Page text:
Greater availability of recent foreign graduates in Washington and New York may have played a role in Amazon’s decision put its second and third headquarters operations in those cities, passing over other top-20 metro hopefuls like Atlanta.
Reports have speculated that the expected challenge of finding talent drove Amazon’s last-second decision to split its planned 50,000-job East Coast megahub between New York’s Long Island City and Crystal City, Va., just outside Washington.
It would have been hard for any single city, the reasoning goes, to supply that much tech talent, especially without disrupting existing tech ecosystems.
Rajeev Dhawan, who runs the Economic Forecasting Center at Georgia State University’s Robinson College of Business, said in his quarterly conference Wednesday that Atlanta’s chief technology officers must have breathed “a collective sigh of relief” at the news that the tech giant was taking its massive investment elsewhere.
“The kids working at startups and tech companies, they were going to get poached,” Dr. Dhawan said, noting that Amazon, whose market capitalization briefly hit $1 trillion in September before falling to $800 billion today, could lure tech workers with stock options smaller firms couldn’t match.
In the meantime, Amazon and other tech giants have been turning to another source of talent in a tight job market: foreign graduates, Mr. Dhawan said, citing new U.S. immigration data revealed recently in the Wall Street Journal.
The newspaper reported that 433,556 foreign graduates last year — about half of the total — stayed in the U.S. under what’s called the Optional Practical Training program, or OPT, which provides a year of work authorization as they seek a company-sponsored visa. STEM graduates in fields like engineering and computer science can apply for an exemption that lengthens their stay by two more years. More than half of OPT students specialize in STEM fields, and 57 percent of them come from the three top nations sending students to the U.S.: China, India and Korea.
Dr. Dhawan said this is where corporations, especially the tech giants, are finding skilled workers amid one of the toughest labor markets in history.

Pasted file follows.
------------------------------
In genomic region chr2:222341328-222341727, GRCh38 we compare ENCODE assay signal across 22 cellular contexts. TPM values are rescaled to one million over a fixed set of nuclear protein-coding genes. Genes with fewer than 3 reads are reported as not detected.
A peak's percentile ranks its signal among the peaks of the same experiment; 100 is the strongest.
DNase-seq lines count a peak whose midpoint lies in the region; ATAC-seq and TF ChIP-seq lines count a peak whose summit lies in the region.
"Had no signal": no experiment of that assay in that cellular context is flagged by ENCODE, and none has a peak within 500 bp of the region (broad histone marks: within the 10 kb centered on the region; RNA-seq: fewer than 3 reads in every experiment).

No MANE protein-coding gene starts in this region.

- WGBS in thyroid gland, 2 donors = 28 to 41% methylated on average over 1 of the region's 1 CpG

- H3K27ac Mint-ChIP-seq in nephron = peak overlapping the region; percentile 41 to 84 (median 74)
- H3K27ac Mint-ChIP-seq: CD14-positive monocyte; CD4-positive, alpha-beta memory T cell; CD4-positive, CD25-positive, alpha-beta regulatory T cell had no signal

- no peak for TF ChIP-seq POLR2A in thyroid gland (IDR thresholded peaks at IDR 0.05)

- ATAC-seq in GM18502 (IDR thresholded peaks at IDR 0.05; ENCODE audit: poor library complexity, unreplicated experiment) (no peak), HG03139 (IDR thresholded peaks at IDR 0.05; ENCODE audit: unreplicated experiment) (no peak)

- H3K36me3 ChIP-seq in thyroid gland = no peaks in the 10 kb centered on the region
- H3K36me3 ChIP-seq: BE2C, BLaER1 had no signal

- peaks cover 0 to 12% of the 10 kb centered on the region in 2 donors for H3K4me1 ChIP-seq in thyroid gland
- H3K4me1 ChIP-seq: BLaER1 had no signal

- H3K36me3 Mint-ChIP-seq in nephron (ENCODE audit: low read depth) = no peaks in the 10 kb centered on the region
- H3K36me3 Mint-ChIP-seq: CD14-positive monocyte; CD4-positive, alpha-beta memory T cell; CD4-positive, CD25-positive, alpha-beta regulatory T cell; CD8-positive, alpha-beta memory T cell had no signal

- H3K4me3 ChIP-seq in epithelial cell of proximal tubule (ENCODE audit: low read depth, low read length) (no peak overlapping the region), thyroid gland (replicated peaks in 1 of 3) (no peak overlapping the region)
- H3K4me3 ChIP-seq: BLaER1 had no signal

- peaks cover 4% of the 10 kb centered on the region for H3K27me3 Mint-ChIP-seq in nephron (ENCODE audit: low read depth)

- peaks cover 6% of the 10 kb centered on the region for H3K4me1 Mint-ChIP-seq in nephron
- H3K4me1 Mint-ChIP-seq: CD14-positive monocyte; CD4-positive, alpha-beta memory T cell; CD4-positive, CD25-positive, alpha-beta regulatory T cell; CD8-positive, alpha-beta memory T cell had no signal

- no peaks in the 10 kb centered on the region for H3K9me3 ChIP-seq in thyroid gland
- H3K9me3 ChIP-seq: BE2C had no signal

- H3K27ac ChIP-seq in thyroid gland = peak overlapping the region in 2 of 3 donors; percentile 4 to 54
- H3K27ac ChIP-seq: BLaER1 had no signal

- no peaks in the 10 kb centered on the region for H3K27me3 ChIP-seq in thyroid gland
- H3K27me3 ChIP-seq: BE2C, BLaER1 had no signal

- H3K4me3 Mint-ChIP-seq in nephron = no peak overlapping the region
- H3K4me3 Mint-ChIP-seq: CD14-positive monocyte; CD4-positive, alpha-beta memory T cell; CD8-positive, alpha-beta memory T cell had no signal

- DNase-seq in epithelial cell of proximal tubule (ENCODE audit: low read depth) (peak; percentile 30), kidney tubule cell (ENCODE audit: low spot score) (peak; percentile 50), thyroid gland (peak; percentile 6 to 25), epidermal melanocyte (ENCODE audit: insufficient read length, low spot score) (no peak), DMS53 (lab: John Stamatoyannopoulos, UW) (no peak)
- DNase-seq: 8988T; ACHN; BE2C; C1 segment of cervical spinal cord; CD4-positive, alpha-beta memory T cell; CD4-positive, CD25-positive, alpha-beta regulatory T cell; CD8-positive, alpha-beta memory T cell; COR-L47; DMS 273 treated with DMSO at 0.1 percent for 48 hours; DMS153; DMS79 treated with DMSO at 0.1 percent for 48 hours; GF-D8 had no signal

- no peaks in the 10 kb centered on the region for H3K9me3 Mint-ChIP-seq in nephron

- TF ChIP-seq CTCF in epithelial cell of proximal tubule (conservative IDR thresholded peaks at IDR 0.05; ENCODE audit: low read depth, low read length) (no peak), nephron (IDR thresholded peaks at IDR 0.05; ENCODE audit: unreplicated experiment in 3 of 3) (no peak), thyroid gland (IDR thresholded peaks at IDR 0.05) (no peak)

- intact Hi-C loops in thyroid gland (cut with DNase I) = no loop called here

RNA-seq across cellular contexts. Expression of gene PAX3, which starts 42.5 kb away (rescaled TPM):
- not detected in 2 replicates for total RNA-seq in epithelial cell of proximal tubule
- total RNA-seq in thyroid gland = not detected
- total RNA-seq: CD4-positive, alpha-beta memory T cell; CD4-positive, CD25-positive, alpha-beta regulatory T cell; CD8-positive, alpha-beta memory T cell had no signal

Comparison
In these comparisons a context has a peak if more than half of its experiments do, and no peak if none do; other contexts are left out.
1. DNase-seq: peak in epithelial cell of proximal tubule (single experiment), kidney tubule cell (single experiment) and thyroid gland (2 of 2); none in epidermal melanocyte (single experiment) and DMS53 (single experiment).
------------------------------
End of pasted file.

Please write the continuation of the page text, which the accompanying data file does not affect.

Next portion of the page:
“This is that hidden release valve that’s coming in,” Dr. Dhawan said.
The number of STEM grads staying in the U.S. has grown by a factor of five since 2008, when then-President Obama first extended the length of authorization for STEM graduates.
Much of that increase came after a second Obama extension in 2016, which also brought the election of Donald Trump and tougher requirements for the H-1B temporary work visa primarily used by companies to recruit programmers and other skilled staff from overseas. This year, H-1B applications exceeded the quota by a ratio of more than two to one, so all the slots were awarded by lottery.
Robert Johnson, an immigration attorney at the law firm of Baker Donelson in Atlanta, said companies have come to lean heavily on the OPT program.
“The tech industry lobbied hard for the OPT STEM extension. President Obama gave it to them as a way get around new H-1Bs, which we couldn’t get through Congress. It was a gift to Facebook, Amazon and Google and Silicon Valley,” Mr. Johnson told Global Atlanta.
He said the OPT doesn’t have to adhere to the same rules as the H-1B, for which the Department of Labor requires proof that companies pay the foreign worker a “prevailing wage” in the field to ensure they’re not simply importing cheaper labor.
In tech fields, underpayment under the OPT program isn’t a problem, Mr. Johnson said.
“It’s tough not to pay these guys the market rate because of the demand that’s out there,” he said.
But other grads might not be so lucky. It’s not as common today, but companies in the past have asked Mr. Johnson about bringing on foreign grads as unpaid interns.
“You do see the students being taken advantage of, because they’re desperate. Employers pay them half of the prevailing wage, promise to file an H-1B, and then they don’t. ” Mr. Johnson said. “The big bonus for companies is that they get to employ them while they play the H-1B lottery.”
Additional data confirm that New York and DC are hotbeds for foreign graduates, far exceeding the pool of cities like Atlanta.
According to the Pew Research Center study tracking data from 2004-16, 84 percent of foreign graduates in the New York metro area stayed there for post-graduation training periods. At 218,400, the city has far more OPT workers than any other city. Los Angeles was in a distant second with 103,600.
With 60,800 OPT workers, the Washington metro area sat at No. 6 behind Boston, San Francisco and San Jose/Sunnyvale.
Atlanta, meanwhile, had just 20,500 OPT workers, though the city performed well in terms of keeping graduates and attracting new ones. It retained two-thirds of foreign graduates and posted a net inflow, potentially thanks to the city’s healthy technology industry growth.
According to the annual Open Doors Report by the Institute for International Education released Nov. 13, the number of international students enrolled in U.S. institutions grew by 1.5 percent to a new high of 1.09 million last year. That number is flattening after many hyears of rapid growth.
Many institutions said they were most concerned over visa denials and policy changes under the Trump administrationthat have left potential applicants and current students feeling unwelcome and uncertain, according to the institute’s annual enrollment survey. Fall enrollments were down 1.7 percent in November 2018, though the number of students pursuing OPT authorization was up 7.1 percent.